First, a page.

Voting for Duterte was a mistake
But please spare me the lecture
Aug 23, 2017
I regret voting for Duterte. There, I said it.
But before you bombard this post with comments like “bayarang dilawan” and the like, maybe you can try to listen to what I have to say first.
During the 2016 elections, I spent about an hour staring at my ballot thinking of who to vote for and what would happen to the Philippines if that person became president. Like many Duterte supporters, I too was desperate for change. Perhaps too desperate, because I let myself believe that if this man wins and sits in Malacañang, the country will become a (slightly) better place to live in. I was already coming from a place of hopelessness and the fact that some of my relatives also supported Duterte, maybe it wouldn’t hurt to agree with them.
I turned a blind eye on his misogynistic comments, rape jokes, and incessant cussing because I thought, “Hey, Davao got used to his dirty mouth, so maybe we’ll get used to it, too.” Those things didn’t matter if it meant he can fix the Philippines in return. I also turned a blind eye on some of my friends who greatly opposed Duterte, both those who presented valid reasons and those who were simply angry with him. But I realized that was me being ignorant and selfish.
Then came the bloody headlines. Thousands of people already lost their lives in Duterte’s war on drugs. And just last week, 37 people or so were shot dead during a “one-time, big-time” drug raid in Caloocan, including children. For me, that was the last straw.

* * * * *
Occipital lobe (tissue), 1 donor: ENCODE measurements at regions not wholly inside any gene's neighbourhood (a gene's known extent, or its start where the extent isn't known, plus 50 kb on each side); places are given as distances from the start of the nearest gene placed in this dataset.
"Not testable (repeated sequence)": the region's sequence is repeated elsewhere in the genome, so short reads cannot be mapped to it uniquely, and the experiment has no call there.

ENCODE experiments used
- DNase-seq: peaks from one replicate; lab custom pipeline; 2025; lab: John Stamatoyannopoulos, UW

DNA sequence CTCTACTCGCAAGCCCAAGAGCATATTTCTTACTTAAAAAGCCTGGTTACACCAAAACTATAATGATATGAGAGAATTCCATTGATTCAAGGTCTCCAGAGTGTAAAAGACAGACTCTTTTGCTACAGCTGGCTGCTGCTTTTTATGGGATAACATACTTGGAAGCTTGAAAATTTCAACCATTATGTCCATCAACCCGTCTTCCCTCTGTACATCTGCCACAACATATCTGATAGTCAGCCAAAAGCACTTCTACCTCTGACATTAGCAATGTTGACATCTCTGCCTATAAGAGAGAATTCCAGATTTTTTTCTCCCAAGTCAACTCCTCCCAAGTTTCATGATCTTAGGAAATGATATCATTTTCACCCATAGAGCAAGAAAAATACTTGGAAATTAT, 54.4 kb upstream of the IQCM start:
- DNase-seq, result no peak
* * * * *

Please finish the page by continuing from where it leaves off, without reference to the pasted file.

I didn’t know what I was in for when he said he’d eliminate the country’s drug problem in six months. Six months. If Pablo Escobar was still alive today, he’d probably be laughing his ass off.
I couldn’t sleep for two nights because of two things: the first out of regret. I regret voting for a president who said he values human life yet condones extrajudicial killings. I also regret voting for a president who doesn’t know when to shut up. You can cuss all you want, but rape jokes are unacceptable, as well as any misogynistic remark for that matter. The second thing was fear. Fear not for myself, but for others. I fear for those who are powerless in the face of justice because frankly, what can they do? Pointing fingers is a dangerous game only a few have mastered, and these are the people we should watch out for.
Would I vote for a different president if I were given the power of time travel? Yes. But what’s done is done, and I couldn’t stay silent anymore. We must never get used to the bloodbath this barbaric campaign is causing because peace is not (and will never be) at the end of it.
How about you? Are you up for a constructive discourse?
Photos courtesy of Raffy Lerma from Inquirer.net
Beginning June, Metro Manila will be transitioning to GCQ
No, essential workers don’t need travel authority to go to work
Cycling may be the future of city transport. But how about the adults who can’t bike?
Forget cherry blossoms. Stop and draw our own flowering trees
HEALTH & WELLNESS
The doctor is not in. What if I need a prescription?